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LOS ANGELES — As a seven-year-old, Evan Rachel Wood may have lost a juicy role in “Interview with the Vampire” to Kirsten Dunst, but at the ripe old age of 15, it seems that Wood’s time has come. The actress, best known for playing Billy Campbell’s moody daughter on ABC’s “Once and Again” and Al Pacino’s offspring in “Simone,” gives a breakthrough performance as a troubled teen in “Thirteen,” which was the toast of the Sundance Film Festival.
“I’ve actually been to Sundance before, for ‘Digging to China,’” she says, “but I was only nine. This time, it really hit me that everyone in the industry is here, and everyone’s going to see me.”
Wood, a native of Raleigh, N.C., moved here when she was nine with her mother and older brother Ira, also an actor.
“Thirteen,” she says, is her most emotionally intense role yet.
“I play Holly Hunter’s daughter and it’s like playing five girls. At the beginning she’s still wearing elementary school clothes and by the end she gets completely corrupted, until finally she hits rock bottom and everything goes wrong and blows up in her face.”
Wood’s own teenage turmoil came in handy for the role. “I’ve witnessed and gone through a lot of the same things,” she says. “Instead of dredging up old wounds, it was like coming to the set with an open wound.”
Of course, Wood’s on-film persona was much more extreme. “Nobody has ever seen that side of me. It was bad enough having to watch the movie with my mom,” she says, “but my brother just had his head in his hands the whole time. I have to tell my friends to brace themselves.”
Attention casting directors: Wood thinks the perfect antidote to all that angst would be a comedy project. “I don’t want to be known as the misery chick,” she says. But no matter what part she takes next, with Jodie Foster as her role model, Wood plans to take a break.
“It is pretty easy to lose yourself in Hollywood,” says Wood. “I try not to grow up too fast and I still do things I did when I was little.” Those pastimes include singing, horseback riding and hip-hop dancing. She’s also a black belt in tae kwon do.
“I’m the biggest ‘Lord of the Rings’ fan ever,” she adds, “and I’m a little obsessed with Nirvana at the moment.”
But she’s not obsessed with fashion just yet. “I don’t really worry too much about clothes,” says Wood, a typical jeans-and-tees kind of teen. “And does anyone really care about what kind of products I put in my hair?”
A PERUVIAN IN PARIS: Tenor Juan Diego Flórez hit all the high notes — and then hit some more — at a private concert last Saturday night at the Peruvian Embassy in Paris, hosted by Ambassador Javier Pérez de Cuéllar and his wife, Marcela.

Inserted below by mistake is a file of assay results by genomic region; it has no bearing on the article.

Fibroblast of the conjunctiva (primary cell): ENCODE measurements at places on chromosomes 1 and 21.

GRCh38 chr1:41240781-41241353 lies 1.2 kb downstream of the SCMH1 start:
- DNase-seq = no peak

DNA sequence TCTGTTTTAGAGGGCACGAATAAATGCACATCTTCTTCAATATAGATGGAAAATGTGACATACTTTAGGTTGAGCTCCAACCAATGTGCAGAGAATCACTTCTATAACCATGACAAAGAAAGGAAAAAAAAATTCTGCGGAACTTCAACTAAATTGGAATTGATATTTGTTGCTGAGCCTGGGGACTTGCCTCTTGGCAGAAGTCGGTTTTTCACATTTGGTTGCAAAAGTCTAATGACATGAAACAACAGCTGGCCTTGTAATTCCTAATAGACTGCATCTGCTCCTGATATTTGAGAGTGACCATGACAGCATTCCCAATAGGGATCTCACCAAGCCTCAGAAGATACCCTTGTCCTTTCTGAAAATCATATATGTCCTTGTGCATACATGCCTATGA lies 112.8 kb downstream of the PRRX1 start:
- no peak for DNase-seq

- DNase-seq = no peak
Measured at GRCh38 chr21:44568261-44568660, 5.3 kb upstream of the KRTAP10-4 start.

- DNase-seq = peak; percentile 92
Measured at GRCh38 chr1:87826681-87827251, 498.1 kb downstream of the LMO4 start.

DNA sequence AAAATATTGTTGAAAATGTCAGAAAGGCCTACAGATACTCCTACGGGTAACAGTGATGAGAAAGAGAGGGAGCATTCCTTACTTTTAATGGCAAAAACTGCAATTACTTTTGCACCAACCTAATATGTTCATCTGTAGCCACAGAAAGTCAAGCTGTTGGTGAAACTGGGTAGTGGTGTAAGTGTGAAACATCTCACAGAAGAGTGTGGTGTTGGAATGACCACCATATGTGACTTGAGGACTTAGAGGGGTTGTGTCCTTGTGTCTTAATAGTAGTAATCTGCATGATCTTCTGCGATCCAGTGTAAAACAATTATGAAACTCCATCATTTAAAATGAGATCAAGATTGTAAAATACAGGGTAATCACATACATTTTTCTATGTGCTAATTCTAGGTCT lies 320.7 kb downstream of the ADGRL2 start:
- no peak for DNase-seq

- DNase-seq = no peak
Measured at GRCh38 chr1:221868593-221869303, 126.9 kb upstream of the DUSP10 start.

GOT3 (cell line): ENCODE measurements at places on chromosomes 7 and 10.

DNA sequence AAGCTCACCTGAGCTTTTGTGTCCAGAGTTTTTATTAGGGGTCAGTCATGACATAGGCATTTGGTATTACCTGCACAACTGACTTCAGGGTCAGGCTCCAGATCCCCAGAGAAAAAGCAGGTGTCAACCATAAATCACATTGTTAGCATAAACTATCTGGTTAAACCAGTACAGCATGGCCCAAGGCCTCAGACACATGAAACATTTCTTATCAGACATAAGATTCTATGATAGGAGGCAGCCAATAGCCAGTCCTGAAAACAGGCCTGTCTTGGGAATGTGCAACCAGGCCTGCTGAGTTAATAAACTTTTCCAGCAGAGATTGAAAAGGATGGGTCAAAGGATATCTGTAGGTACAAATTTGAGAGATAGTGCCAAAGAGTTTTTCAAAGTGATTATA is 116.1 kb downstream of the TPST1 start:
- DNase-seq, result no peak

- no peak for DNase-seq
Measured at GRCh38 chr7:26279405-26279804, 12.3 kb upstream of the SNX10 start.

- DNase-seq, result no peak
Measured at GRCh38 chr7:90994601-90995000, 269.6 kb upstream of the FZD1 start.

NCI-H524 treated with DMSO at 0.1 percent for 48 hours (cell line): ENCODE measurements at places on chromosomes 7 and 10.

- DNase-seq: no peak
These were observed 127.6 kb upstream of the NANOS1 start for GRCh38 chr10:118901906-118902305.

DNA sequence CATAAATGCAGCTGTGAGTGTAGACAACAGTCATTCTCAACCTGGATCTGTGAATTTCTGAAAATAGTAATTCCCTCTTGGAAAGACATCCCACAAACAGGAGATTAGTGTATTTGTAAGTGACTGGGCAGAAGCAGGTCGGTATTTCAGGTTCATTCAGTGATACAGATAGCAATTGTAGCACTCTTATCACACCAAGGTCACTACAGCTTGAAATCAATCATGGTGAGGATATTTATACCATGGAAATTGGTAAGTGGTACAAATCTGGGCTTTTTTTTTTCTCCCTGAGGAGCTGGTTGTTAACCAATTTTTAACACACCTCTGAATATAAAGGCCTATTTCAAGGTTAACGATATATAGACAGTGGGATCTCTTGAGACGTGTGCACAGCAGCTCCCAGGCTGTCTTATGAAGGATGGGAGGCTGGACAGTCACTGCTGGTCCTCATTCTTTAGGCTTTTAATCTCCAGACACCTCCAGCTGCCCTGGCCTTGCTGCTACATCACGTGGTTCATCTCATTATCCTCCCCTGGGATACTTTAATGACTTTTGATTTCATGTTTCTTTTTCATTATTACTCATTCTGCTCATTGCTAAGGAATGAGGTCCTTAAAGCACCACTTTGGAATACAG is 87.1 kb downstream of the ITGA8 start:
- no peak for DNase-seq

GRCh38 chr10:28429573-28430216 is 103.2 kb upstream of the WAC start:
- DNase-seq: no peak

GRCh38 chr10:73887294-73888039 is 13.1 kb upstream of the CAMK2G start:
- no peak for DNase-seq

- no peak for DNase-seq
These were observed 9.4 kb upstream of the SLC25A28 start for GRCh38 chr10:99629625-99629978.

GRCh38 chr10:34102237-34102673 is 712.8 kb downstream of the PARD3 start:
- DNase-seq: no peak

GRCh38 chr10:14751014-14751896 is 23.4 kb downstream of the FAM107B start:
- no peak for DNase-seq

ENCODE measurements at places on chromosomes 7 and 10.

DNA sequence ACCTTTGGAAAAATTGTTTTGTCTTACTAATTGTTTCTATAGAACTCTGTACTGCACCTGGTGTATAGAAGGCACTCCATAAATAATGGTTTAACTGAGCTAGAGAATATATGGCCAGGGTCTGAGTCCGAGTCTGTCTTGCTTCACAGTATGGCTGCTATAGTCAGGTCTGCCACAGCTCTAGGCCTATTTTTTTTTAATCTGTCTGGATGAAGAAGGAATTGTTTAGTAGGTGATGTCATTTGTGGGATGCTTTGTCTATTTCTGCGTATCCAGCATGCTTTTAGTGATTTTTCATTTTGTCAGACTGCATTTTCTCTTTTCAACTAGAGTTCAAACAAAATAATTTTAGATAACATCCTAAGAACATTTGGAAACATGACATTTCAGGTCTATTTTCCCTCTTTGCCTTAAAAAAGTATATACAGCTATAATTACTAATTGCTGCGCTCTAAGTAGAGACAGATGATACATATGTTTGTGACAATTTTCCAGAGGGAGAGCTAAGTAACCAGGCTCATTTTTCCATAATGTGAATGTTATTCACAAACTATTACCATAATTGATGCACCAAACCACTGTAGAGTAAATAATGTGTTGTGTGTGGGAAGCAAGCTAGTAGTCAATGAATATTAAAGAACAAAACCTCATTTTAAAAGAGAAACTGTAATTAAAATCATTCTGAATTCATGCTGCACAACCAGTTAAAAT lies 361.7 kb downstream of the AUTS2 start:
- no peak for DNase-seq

After tossing off a string of bel canto favorites — including Donizetti’s perilous aria, “A Mes Amis” from “La Fille du Regiment” — Flórez offered some traditional Peruvian songs as an encore, honoring a shouted request for “Bella Enamorada.”
Enamorada would, in fact, aptly describe many of the grandes señoras in the audience.
“He’s so good-looking you want to go up and hug him,” whispered Met Opera doyenne Cécile Zilkha, who allowed that Flórez was also an exceptional singer.
Marcela Pérez de Cuéllar, as hostess, had full diplomatic immunity to do just as Zilkha suggested — and she did.
It’s just that she jumped her cue a bit.
“I was so excited I ran onstage,” she said later, “and I forgot they were filming him.” Flórez, who just sang “La Cenerentola” to rave reviews in London, is currently being filmed and recorded by Decca for an upcoming release.
After the performance, the 90 guests — a real slice of Le Gratin, or Paris’ golden upper crust, including Guy de Rothschild and the wife of the U.S. Ambassador, Gretchen Leach — mingled and sipped the house drink, a Pisco Sour.
“They go straight to your head,” cautioned Lily Safra. “I know. I tried them before.”
Linda Wachner also abstained, since alcohol is not allowed under her new diet plan. (Lest anyone doubted it, diets, like facelifts, are no longer society secrets, but open for discussion.)
“Am I thinner?” Wachner asked, upon greeting one friend. Everyone agreed that she was in fine form — JAR earrings are so slimming — and prompted her to share details of her diet and exercise regimen. It includes vigorous perambulations around Paris that give new meaning to the term power walking. A male friend, who walked with her, reported that Wachner strides like a colossus straight across Paris’ traffic-jammed streets, practically daring those tinny Euro-mobiles to hit her.
“I’d ruin a Volkswagen,” she joked, pooh-poohing her bravery. “It’s a Mercedes you have to watch out for.”